There are a number of options for companies seeking to personalize their e-business operations. These include purchasing one of the many BI tools on the market, implementing a packaged analytical application, or outsourcing to one of the new analytical ASPs offering personalization services.

All the major BI tool vendors (including OLAP, data mining, data visualization, etc.) have enhanced their products with new capabilities for analyzing clickstream data. Organizations that decide to go with a tools approach should go for a product that provides prebuilt Web analysis templates. Templates provide a “road map” that can help get a Web analysis application up and running more quickly. Products for analyzing clickstream data and combining it with other data sources are available from vendors such as Hyperion Solutions, Sunnyvale, Calif.; Cognos Inc., Burlington, Mass.; Angoss Software Corp.; Toronto; SPSS Inc., Chicago; and SAS, Cary, N.C.

Another choice it to use a packaged analytical application that bundles application-specific data models, prebuilt interfaces (for extracting and transforming data), a metadata repository, and predefined reports and metrics in the form of key performance indicators tailored to specific industries and domains. Packaged applications can accelerate implementing advanced analytical application that provide a platform for applying personalization across all customer and partner channels. Their main drawback is that they are initially more expensive than buying a BI tool. And, although they provide considerably more functionality, many organizations may not require all of their features.

The most visible products in this category include those from Broadbase; E.piphany Inc., San Mateo, Calif.; Informatica Corp., Mountain View, Calif.; MicroStrategy Inc., Vienna, Va.; Business Objects Inc., San Jose, Calif.; and Blue Martini. In reality, the market for packaged analytical applications is overcrowded with products.

Another option is to outsource Web analysis requirements to an analytical ASP such as WhiteCross Systems Inc., San Fransisco; Interelate. Eden Prairie, Minn.; digiMine Inc., Kirkland, Wash.;, New York City; or WebTrends Corp., Portland; Ore. The benefit to outsourcing is that an organization avoids having to buy, install, and manage the necessary hardware and software, and can leverage the ASP’s expertise in conducting and applying data analysis to online operations. The drawback is that a company is essentially putting its trust in a third party. In addition, by outsourcing, the company will not gain the long-term benefit of building up data analysis expertise within the organization.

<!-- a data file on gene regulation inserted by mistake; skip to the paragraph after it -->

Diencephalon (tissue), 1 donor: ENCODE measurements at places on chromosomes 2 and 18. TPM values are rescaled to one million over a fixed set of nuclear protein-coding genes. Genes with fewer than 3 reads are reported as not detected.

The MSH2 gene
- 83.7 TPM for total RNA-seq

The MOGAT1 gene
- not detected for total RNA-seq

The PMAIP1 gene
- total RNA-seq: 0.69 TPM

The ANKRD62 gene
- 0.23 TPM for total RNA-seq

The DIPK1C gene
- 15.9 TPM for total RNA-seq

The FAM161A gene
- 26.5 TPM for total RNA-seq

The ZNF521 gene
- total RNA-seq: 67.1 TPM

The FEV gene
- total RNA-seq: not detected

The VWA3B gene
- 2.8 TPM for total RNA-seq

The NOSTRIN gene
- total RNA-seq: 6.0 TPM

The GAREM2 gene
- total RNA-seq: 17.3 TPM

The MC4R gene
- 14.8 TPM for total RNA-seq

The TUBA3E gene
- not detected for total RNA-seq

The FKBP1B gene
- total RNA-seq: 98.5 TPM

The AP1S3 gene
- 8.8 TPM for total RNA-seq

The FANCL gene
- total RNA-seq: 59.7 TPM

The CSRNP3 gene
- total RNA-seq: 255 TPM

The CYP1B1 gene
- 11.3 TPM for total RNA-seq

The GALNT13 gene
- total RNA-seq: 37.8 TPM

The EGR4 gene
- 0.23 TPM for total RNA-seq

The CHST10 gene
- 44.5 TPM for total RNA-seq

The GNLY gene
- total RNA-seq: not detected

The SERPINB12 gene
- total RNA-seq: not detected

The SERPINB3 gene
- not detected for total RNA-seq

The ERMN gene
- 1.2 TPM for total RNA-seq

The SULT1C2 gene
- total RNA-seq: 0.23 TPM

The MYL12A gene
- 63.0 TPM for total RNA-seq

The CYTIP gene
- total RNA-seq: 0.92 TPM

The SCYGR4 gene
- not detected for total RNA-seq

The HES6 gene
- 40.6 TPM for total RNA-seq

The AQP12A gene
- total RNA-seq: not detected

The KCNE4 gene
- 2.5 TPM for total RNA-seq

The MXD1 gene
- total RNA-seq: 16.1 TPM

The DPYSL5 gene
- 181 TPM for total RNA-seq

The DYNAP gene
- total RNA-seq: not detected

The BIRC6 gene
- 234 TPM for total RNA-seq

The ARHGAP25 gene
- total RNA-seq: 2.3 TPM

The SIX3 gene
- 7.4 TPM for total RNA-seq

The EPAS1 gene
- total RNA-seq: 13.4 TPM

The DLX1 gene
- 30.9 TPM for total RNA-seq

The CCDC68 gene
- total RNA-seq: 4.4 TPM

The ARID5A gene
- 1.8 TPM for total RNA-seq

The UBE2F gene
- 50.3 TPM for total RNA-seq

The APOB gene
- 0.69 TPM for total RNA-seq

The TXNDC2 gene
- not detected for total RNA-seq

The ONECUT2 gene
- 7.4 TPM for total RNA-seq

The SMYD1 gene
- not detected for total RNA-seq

Removing the Guesswork

Personalization consists of various processes, and the degree of personalization that can be performed depends on the data an organization collects or has access to. Personalization may take place in an automated near-real-time manner immediately at the initial point of first customer contact by applying collaborative filtering and rules-based data mining techniques. “Deeper” personalization requires using richer customer data culled from multiple source, which are typically stored in a data warehouse and analyzed using BI techniques.

BI plays a key role in personalization because it provides the analytical capabilities to help determine the important customer and what an organization should do to keep them. BI isn’t cheap; however, neither is going out of business. Without Bi, an organization is just guessing as to what makes its marketing operations successful or a flop. Lastly, BI and personalization will substitute for a well-defined business plan, as too many dot-coms have come realize. However, they can procide business managers with the ammunition needed to measure and interpret how well the company is operating and what areas need attention.

By: Curt Hall

Source: Software Magazine


Leave a Reply